She was a terrible sight and I trembled, but I tried to be polite.
‘Grandmother, our fire is out. I’ve come to ask for a coal for my family.’
Baba Yaga snapped, ‘Why should I help people stupid enough to let their fire go out? Good riddance, I say! You’re too useless to live, toad spawn!’ She sucked loudly on a tooth, glaring at me. Then her expression softened and she grew coaxing, and I was more frightened than I’d been when she was nasty. ‘I know who you are,’ she said. ‘Why not leave your stepmother and stepsisters to die in the cold dark, hmmmm? They’re no friends of yours. Walk away! Leave them to their fate!’
‘My father—‘I began.
‘Oh yesss, I know, you couldn’t let down dear daddy, could you? Though he’s made your life a little hell, hasn’t he? Well, if that’s the way you want it…’ she trailed off, mumbling, then shot out, ‘So you want my help, do you?’
‘Yes, please, Grandmother.’
Baba Yaga said, ‘If you want a coal, earn it! I’m a poor old woman and I need some help around here. If you do your work well, which I doubt, you’ll have fire. If not…’ Baba Yaga’s eyes were like red hot iron, and I shuddered.
So, she lay down on her bed and ordered me to bring her breakfast. I cooked meat and eggs and more meat and more eggs until she’d eaten everything except a crust of bread I found on a shelf.
I shared the bread with my doll and fell asleep against the kitchen wall while Baba Yaga snored, but soon she woke and pulled me up by my hair.
‘Wash my clothes, sweep the yard and the house, prepare my food, and separate mildewed corn from good corn. I’ll be back to inspect your work later.’ She flew off in her cauldron, cackling.
The clothes lay in a fetid tangle in the yard, each garment big enough for a giantess. It would take three women a day to wash even one. The floor of the house was littered with gnawed bones, mouse tails, hairballs, toenail clippings, beetles, clumps of earwax, gobs of mucus and greasy soot. The yard was worse than the house. Next to the bone fence a pile of corn stood as high as my shoulder, mildewed mixed up with wholesome.
As soon as she’d gone, I took out my doll. ‘What shall I do? How can I do this work with no food and no sleep?’ The doll told me to do my best with the laundry, so I chose a pair of stockings twenty feet long, striped in purple and green, heated water, found the washboard and soap, and began to scrub. I changed the water and scrubbed, changed the water and scrubbed, rinsed and rinsed and rinsed, and when I was finished the stockings were a lovely violet and pale green. By then I felt so tired I staggered. The doll told me to sleep, and I crawled under the table and did so.
When I woke the work was done except to cook the meal, and I found fresh provisions in the kitchen. I cooked, and when the Yaga returned she found nothing undone. Pleased, in a way, but not pleased because she couldn’t find fault, she sat down grumpily to eat. She ate and ate and ordered me to again clean the house, sweep the yard, launder her clothes and separate a pile of wheat from chaff the next day. When I looked around me, it seemed as if these tasks had never been done before.
Night fell and she began to snore. I lay down on the floor under the table and slept, but it seemed I’d hardly closed my eyes when I woke to find her pulling me to my feet by my hair and it was morning again.
Off she went in her cauldron, screeching as though to split the sky. I took out my doll. ‘What shall I do now?’ I asked it. It told me to sweep the floor and I found a rake and shovel, a broom and a scrub brush and set to work, pushing trash and litter out the front door and into the yard below. When the floor was bare, I tucked up my skirt and scrubbed it with a stiff brush on my hands and knees. While I worked, the doll did the laundry, swept the yard and separated the wheat from chaff. Together, we made a meal.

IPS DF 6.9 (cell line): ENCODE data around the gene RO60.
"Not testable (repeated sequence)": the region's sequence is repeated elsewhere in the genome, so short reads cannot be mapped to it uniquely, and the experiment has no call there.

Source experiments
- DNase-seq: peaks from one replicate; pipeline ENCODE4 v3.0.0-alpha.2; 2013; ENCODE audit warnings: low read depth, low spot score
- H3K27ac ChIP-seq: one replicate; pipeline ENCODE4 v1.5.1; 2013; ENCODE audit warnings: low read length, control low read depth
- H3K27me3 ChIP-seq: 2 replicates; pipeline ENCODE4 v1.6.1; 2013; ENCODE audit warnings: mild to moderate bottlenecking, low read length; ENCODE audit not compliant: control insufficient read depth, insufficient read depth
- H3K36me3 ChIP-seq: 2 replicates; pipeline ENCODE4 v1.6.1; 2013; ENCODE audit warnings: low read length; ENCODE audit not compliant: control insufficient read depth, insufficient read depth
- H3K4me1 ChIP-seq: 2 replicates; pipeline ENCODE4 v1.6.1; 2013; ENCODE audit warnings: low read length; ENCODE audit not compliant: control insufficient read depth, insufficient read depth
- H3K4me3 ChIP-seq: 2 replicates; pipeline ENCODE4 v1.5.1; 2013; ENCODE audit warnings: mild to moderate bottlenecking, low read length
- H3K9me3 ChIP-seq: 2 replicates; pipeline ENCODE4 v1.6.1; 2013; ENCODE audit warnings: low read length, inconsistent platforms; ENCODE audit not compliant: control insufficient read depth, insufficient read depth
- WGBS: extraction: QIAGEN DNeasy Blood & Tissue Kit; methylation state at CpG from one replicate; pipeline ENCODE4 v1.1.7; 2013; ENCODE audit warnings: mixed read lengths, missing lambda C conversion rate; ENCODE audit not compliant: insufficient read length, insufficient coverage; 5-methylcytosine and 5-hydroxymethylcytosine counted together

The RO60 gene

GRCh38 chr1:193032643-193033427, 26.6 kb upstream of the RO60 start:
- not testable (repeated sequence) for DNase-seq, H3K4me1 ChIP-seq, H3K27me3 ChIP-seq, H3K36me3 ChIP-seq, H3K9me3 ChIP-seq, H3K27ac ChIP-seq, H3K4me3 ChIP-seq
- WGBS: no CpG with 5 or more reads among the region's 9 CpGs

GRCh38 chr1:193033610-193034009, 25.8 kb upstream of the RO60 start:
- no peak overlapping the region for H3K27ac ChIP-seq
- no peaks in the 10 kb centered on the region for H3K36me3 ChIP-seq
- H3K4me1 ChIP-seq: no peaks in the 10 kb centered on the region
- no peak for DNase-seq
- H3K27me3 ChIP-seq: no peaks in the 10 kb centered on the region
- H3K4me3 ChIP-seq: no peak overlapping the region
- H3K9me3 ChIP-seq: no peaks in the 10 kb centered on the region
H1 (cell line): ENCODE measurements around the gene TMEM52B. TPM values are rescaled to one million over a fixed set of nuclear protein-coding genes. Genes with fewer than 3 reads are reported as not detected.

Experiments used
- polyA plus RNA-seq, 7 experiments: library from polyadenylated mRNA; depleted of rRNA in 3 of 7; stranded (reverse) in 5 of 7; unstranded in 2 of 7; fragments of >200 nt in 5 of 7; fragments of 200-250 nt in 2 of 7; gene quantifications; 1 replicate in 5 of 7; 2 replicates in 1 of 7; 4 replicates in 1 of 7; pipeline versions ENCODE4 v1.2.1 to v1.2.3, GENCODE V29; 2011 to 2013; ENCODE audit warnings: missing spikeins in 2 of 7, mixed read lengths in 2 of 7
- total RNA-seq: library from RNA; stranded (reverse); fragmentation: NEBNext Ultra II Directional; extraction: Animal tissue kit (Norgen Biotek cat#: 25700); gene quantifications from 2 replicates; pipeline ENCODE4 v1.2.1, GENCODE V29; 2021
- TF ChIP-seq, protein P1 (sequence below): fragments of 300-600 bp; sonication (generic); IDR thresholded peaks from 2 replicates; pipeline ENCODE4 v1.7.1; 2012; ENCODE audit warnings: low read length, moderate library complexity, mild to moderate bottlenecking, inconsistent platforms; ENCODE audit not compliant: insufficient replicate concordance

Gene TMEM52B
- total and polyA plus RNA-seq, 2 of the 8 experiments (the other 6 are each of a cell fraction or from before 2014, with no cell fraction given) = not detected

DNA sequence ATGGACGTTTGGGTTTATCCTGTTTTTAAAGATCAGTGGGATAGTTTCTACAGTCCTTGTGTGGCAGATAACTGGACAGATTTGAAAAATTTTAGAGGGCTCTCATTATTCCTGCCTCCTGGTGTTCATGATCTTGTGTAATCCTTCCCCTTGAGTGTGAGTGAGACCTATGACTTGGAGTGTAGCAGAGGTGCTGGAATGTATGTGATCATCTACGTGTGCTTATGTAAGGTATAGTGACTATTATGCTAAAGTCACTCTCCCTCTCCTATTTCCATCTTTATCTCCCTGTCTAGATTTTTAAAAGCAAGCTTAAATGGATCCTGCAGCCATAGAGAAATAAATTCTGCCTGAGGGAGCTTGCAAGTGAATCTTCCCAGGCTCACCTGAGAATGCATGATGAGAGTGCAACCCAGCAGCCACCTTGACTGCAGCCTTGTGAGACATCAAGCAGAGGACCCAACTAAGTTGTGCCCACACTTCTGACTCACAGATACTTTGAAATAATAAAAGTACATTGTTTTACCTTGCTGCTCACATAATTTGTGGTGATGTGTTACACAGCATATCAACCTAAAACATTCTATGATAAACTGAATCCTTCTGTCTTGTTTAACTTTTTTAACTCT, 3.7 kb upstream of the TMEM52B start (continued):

When Baba Yaga returned, she found nothing undone. Pleased, but not so pleased, she settled down to eat, throwing bones on the clean floor and belching. When she was finished, it was nearly dark. She pointed to a pile of dirt inside the bone fence. ‘That pile of dirt contains poppy seeds. In the morning, I want a pile of poppy seeds and a pile of dirt, all separated out from each other.’
I knew I could never complete such a job, especially in the dark, but the doll reassured me. Baba Yaga fell into bed and began to snore, and I went out and started to pick poppy seeds out of the dirt as best I could in the light of a fiery skull on the fence. I fell asleep there, in the Baba’s yard. When I woke in the morning, I found a pile of poppy seeds and a pile of dirt.
‘Well,’ sneered the Yaga after she’d woken up, ‘it appears you’re not so stupid after all. Tell me, my sticky sweetling, how is it you accomplished these tasks?’ She smiled unpleasantly under her down-curving nose. ‘Someone has given you power!’
‘Grandmother,’ I replied, ‘my only power is the love of my mother, made of blood and tears.’
‘Love?!’ screeched Baba Yaga. ‘Love?! How precious!’ She spat on the ground. ‘We need no stink of love in this house, girl. It’s time you were off!’
She took a skull with fiery eyes from her fence and put it on a stick. ‘Here! Take this home with you. There! There’s your fire. Be off!’
I began to thank her, but the doll in my pocket pinched my leg, so I took the stick and skull and left without another word. Once again, my doll guided me through the forest. I walked all day and it was night again when I returned home. The fiery skull blazed with light. My stepmother and stepsisters ran out to greet me, saying they’d been without fire since I’d left. We kindled a fire with the skull and I left it in the corner of the room and went to bed.
In the morning, I found three piles of burnt cinders on the floor. My stepmother and stepsisters were gone, and the skull was cold.”
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except where otherwise noted